The two princesses in Abraham’s household each produced a child, but only the one birthed by Sarah was the heir. Ishmael was a child of the flesh, born not through the promise of God, but through natural childbirth. Paul explains that this was a biblical allegory of the two covenants (Old and New), and the children of each covenant. Galatians 4:22-26 says,
22 For it is written that Abraham had two sons, one by the bondwoman and one by the free woman. 23 But the son by the bondwoman was born according to the flesh, and the son of the free woman through the promise. 24 This is allegorically speaking, for these women are two covenants: one proceeding from Mount Sinai bearing children who are to be slaves; she is Hagar. 25 Now this Hagar is Mount Sinai in Arabia and corresponds to the present Jerusalem, for she is in slavery with her children. 26 But the Jerusalem above is free; she is our mother.
A biblical allegory is not mythology, as we see in pagan Greek religion. This allegory was rooted in history but the characters represented something greater than themselves. In this case Hagar represented the Old Covenant, while Sarah represented the New Covenant. Hagar produced a child of the flesh; Sarah produced a child of promise. Each son believed that he was the one chosen to be the true heir, but only the child of promise was actually chosen by God.
Because both sons were children of Abraham; the difference was their mother. There are various layers of meaning and application in this allegory, but the one most relevant to us today is that there are two types of believers. There are Old Covenant believers and New Covenant believers. To tell the difference, one must know the difference between the two covenants.
The Old Covenant is man’s promise to God (as in Exodus 19:8), where salvation depended upon man’s will and decision to follow God and be obedient. The New Covenant is God’s promise to man (as in Genesis 15:5, 6), where God made a promise according to His own will, and Abraham simply believed that God was fully able to fulfill what He had promised (Romans 4:21, 22).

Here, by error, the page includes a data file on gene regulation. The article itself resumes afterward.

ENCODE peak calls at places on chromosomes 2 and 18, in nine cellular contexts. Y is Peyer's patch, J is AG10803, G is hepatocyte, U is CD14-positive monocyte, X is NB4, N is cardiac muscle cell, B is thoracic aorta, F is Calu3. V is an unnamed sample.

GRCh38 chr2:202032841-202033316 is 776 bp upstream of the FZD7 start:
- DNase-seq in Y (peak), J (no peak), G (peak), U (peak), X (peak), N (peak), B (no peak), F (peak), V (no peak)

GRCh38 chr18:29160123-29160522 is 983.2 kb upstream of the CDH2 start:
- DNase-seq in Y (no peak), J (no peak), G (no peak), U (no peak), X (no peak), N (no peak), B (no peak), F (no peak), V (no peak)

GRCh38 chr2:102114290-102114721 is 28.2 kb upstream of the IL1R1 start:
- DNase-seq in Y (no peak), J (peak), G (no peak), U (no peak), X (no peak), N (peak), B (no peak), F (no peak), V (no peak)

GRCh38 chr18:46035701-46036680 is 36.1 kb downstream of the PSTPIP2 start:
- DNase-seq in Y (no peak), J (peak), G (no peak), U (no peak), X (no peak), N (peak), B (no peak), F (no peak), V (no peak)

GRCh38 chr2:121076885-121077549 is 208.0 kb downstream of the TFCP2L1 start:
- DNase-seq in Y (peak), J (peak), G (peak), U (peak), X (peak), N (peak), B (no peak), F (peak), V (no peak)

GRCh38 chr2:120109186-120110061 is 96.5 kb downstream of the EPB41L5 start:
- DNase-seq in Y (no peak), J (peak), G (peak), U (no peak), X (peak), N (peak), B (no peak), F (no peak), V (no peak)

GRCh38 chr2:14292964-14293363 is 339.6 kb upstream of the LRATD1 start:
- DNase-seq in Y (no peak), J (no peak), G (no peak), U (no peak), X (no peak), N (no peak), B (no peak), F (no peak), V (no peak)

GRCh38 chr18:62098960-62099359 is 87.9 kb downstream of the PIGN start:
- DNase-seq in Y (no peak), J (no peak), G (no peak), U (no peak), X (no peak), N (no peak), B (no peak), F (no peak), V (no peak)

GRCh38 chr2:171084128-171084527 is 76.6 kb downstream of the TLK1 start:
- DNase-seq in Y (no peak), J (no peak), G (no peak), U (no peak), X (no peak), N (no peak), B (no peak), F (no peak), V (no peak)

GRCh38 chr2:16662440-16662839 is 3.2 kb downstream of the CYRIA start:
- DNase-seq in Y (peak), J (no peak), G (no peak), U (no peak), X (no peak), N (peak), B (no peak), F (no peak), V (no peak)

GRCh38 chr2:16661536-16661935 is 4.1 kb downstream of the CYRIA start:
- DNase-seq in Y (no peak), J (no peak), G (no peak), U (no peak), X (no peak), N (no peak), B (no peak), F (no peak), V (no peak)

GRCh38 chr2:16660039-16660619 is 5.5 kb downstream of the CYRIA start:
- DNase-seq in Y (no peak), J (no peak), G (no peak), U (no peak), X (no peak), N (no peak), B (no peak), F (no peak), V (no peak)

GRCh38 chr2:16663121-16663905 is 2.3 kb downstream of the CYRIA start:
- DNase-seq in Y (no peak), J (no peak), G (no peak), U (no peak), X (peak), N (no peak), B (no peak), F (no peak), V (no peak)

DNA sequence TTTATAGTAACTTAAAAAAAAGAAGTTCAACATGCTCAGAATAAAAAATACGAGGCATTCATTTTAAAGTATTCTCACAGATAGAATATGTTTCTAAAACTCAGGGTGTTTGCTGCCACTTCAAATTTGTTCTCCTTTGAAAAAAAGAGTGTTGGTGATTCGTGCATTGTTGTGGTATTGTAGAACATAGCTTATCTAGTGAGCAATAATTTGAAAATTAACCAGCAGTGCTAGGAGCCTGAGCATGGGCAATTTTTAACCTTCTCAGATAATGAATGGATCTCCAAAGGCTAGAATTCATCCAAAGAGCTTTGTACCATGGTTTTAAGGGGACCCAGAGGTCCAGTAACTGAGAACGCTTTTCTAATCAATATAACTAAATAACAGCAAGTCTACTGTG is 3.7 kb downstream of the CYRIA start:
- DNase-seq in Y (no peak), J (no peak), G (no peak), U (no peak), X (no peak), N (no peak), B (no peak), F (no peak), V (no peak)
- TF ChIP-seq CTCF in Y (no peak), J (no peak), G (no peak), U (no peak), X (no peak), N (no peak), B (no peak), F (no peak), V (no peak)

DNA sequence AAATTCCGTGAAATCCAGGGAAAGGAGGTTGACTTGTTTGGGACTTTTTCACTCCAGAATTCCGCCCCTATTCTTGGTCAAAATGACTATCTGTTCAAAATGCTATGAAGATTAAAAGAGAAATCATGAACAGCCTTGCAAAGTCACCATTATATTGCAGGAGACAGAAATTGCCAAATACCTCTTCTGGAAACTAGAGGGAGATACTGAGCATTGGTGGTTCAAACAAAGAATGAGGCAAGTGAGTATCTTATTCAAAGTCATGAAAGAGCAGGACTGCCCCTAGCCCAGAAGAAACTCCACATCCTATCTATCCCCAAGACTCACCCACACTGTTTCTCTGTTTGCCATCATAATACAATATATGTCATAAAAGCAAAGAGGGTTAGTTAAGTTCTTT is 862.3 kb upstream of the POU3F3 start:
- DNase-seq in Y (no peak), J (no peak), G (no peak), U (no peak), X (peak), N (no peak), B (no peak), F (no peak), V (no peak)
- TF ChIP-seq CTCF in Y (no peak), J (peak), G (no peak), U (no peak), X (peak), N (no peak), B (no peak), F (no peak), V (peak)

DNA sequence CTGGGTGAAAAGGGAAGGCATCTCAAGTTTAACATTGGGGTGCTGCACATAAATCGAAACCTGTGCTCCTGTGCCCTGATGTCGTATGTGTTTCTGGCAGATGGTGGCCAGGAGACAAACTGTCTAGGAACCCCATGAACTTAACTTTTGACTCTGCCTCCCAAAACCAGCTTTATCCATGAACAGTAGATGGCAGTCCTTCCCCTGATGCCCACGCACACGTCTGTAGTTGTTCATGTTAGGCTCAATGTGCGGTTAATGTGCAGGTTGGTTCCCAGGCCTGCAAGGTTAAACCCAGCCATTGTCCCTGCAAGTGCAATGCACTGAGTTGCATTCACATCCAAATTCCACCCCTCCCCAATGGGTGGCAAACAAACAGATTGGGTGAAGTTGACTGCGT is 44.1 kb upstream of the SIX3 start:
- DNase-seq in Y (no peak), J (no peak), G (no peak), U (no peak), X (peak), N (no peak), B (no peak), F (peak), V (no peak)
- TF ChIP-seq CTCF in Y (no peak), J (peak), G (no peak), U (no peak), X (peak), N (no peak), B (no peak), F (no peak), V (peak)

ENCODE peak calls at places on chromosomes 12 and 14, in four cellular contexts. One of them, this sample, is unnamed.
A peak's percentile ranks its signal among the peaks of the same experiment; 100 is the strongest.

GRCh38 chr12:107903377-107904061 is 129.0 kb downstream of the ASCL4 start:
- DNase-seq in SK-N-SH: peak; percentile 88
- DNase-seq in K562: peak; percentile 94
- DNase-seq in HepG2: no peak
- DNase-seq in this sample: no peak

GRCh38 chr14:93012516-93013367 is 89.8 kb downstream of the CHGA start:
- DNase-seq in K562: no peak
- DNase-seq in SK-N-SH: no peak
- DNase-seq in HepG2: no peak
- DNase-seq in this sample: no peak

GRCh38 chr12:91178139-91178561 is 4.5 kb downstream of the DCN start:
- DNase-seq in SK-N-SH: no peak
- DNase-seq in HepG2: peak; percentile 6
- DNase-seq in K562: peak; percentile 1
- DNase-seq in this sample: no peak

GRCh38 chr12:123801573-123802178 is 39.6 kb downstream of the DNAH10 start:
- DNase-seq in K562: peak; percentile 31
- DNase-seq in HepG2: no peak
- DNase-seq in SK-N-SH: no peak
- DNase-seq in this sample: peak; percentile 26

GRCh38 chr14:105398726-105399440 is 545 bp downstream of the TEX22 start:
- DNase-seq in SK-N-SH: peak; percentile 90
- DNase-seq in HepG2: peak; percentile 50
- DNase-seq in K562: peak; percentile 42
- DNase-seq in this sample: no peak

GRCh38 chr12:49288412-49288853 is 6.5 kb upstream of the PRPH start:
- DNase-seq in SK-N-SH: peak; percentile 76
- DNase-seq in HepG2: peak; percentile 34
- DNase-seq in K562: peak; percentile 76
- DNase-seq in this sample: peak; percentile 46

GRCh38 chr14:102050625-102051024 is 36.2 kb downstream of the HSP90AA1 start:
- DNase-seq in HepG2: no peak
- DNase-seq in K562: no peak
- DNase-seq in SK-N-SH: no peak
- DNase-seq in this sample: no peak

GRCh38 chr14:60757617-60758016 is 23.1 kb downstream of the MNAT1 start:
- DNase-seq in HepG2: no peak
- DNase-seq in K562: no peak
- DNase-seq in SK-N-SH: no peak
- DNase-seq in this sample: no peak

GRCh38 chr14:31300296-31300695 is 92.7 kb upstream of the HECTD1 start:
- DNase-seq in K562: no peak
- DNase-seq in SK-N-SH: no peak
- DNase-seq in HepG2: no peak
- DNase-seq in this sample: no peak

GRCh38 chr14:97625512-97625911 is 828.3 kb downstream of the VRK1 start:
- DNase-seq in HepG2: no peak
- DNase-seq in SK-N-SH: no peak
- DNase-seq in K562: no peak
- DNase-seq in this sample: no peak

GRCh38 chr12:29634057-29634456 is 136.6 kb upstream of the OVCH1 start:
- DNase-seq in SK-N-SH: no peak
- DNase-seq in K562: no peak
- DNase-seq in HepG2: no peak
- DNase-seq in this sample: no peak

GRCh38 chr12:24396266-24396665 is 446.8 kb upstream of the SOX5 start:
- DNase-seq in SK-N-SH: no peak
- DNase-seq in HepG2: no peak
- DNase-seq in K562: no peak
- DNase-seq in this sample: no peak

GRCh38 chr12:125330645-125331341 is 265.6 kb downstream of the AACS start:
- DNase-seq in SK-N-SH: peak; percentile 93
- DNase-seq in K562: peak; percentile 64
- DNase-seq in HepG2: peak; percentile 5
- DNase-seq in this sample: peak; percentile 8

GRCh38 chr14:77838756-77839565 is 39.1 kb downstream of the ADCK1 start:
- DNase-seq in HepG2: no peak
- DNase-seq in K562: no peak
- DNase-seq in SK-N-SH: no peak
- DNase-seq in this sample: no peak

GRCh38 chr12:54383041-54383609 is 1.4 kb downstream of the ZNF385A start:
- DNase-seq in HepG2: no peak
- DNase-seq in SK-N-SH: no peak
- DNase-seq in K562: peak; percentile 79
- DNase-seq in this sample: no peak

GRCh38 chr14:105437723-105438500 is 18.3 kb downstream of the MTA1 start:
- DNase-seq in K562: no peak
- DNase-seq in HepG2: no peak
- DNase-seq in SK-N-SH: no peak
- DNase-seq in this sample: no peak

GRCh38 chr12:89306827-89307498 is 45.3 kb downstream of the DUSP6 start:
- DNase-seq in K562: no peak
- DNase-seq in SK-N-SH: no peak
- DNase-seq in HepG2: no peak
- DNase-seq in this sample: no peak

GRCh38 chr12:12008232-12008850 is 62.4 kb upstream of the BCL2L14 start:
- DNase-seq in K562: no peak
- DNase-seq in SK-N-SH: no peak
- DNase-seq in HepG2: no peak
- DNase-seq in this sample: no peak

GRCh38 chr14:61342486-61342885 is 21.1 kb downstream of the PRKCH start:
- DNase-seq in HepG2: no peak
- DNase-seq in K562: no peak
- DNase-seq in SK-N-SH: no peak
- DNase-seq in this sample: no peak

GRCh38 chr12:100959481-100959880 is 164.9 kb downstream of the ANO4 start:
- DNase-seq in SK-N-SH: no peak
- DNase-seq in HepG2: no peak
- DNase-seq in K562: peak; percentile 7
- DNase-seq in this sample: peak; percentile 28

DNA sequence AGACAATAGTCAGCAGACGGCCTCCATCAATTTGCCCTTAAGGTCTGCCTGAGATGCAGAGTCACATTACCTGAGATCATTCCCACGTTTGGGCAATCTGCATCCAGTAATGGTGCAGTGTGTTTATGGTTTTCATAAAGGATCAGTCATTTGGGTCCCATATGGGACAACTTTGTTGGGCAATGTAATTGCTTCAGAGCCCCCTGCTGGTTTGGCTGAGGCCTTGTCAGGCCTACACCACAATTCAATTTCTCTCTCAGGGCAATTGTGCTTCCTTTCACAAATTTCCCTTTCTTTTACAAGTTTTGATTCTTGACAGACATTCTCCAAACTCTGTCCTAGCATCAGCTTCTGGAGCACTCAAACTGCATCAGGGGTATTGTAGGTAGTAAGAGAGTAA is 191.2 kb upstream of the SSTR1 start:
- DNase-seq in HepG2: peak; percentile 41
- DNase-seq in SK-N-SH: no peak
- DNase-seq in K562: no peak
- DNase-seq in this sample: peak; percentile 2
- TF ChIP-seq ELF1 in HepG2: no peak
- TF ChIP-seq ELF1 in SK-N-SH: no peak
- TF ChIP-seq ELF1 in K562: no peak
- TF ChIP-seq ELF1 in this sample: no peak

The essential difference was where one’s faith lay. Old Covenant believers have faith that the Holy Spirit will help them fulfill their Old Covenant promise to God and thus become the sons of God and heirs of the promise. This level of faith is seen in the majority of the citizens of the Kingdom. On the other hand, their true heirs—those who are priests of God who reign with Christ—are those whose faith is in God’s ability to keep His promise. John 1:12, 13 says,
12 But as many as received Him, to them He gave the right to become children of God, even to those who believe in His name, 13 who were born, not of blood[line] nor of the will of the flesh, nor of the will of man, but of God.
Children of the flesh are those who think that they qualify as sons of God through their bloodline and by the power of their own free-will decision and vow to follow Christ. These follow the pattern of the Israelites at Mount Sinai, Paul says, where the (sincere) people vowed to follow God and then prayed for His help to fulfill their vows.
Children of promise are those who have faith in God’s ability—not in their own ability—and understand that their own decision to follow Christ is a response to the will of God that caused Him to call us before our own will was even involved and activated.
Does God Have Two Wives?
In observing the church, it is apparent that God has two types of children: those who are fleshly minded and those who are spiritually minded. This implies that they come from different mothers, even though they have the same heavenly Father. Many of His children live according to an Old Covenant mindset, not only in their belief that their own will saved them, but also in their view of prophecy.